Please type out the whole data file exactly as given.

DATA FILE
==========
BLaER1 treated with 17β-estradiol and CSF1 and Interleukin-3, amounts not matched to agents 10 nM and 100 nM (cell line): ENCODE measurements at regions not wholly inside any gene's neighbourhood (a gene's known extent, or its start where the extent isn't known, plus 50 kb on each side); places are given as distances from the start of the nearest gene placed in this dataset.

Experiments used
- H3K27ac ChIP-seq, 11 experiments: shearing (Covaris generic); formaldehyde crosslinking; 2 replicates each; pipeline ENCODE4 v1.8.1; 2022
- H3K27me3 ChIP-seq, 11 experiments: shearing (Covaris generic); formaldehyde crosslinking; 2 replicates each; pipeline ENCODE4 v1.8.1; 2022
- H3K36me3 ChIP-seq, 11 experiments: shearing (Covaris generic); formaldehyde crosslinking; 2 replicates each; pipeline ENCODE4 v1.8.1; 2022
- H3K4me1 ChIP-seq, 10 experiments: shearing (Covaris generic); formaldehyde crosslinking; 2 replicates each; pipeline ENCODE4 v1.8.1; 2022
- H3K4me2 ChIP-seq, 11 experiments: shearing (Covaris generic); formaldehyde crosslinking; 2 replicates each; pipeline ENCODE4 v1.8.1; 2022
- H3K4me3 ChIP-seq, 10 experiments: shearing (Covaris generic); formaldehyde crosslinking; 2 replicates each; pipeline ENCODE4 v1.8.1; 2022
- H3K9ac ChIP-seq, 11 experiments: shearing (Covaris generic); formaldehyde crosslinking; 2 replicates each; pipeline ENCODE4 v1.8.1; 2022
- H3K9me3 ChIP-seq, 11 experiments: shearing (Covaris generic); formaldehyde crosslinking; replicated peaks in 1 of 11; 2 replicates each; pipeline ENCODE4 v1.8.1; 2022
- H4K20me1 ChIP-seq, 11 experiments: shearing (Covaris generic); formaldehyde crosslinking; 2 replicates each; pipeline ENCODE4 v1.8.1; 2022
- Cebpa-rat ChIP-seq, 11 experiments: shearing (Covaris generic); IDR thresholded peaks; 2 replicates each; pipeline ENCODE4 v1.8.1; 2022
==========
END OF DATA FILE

BLaER1 treated with 17β-estradiol and CSF1 and Interleukin-3, amounts not matched to agents 10 nM and 100 nM (cell line): ENCODE measurements at regions not wholly inside any gene's neighbourhood (a gene's known extent, or its start where the extent isn't known, plus 50 kb on each side); places are given as distances from the start of the nearest gene placed in this dataset.

Experiments used
- H3K27ac ChIP-seq, 11 experiments: shearing (Covaris generic); formaldehyde crosslinking; 2 replicates each; pipeline ENCODE4 v1.8.1; 2022
- H3K27me3 ChIP-seq, 11 experiments: shearing (Covaris generic); formaldehyde crosslinking; 2 replicates each; pipeline ENCODE4 v1.8.1; 2022
- H3K36me3 ChIP-seq, 11 experiments: shearing (Covaris generic); formaldehyde crosslinking; 2 replicates each; pipeline ENCODE4 v1.8.1; 2022
- H3K4me1 ChIP-seq, 10 experiments: shearing (Covaris generic); formaldehyde crosslinking; 2 replicates each; pipeline ENCODE4 v1.8.1; 2022
- H3K4me2 ChIP-seq, 11 experiments: shearing (Covaris generic); formaldehyde crosslinking; 2 replicates each; pipeline ENCODE4 v1.8.1; 2022
- H3K4me3 ChIP-seq, 10 experiments: shearing (Covaris generic); formaldehyde crosslinking; 2 replicates each; pipeline ENCODE4 v1.8.1; 2022
- H3K9ac ChIP-seq, 11 experiments: shearing (Covaris generic); formaldehyde crosslinking; 2 replicates each; pipeline ENCODE4 v1.8.1; 2022
- H3K9me3 ChIP-seq, 11 experiments: shearing (Covaris generic); formaldehyde crosslinking; replicated peaks in 1 of 11; 2 replicates each; pipeline ENCODE4 v1.8.1; 2022
- H4K20me1 ChIP-seq, 11 experiments: shearing (Covaris generic); formaldehyde crosslinking; 2 replicates each; pipeline ENCODE4 v1.8.1; 2022
- Cebpa-rat ChIP-seq, 11 experiments: shearing (Covaris generic); IDR thresholded peaks; 2 replicates each; pipeline ENCODE4 v1.8.1; 2022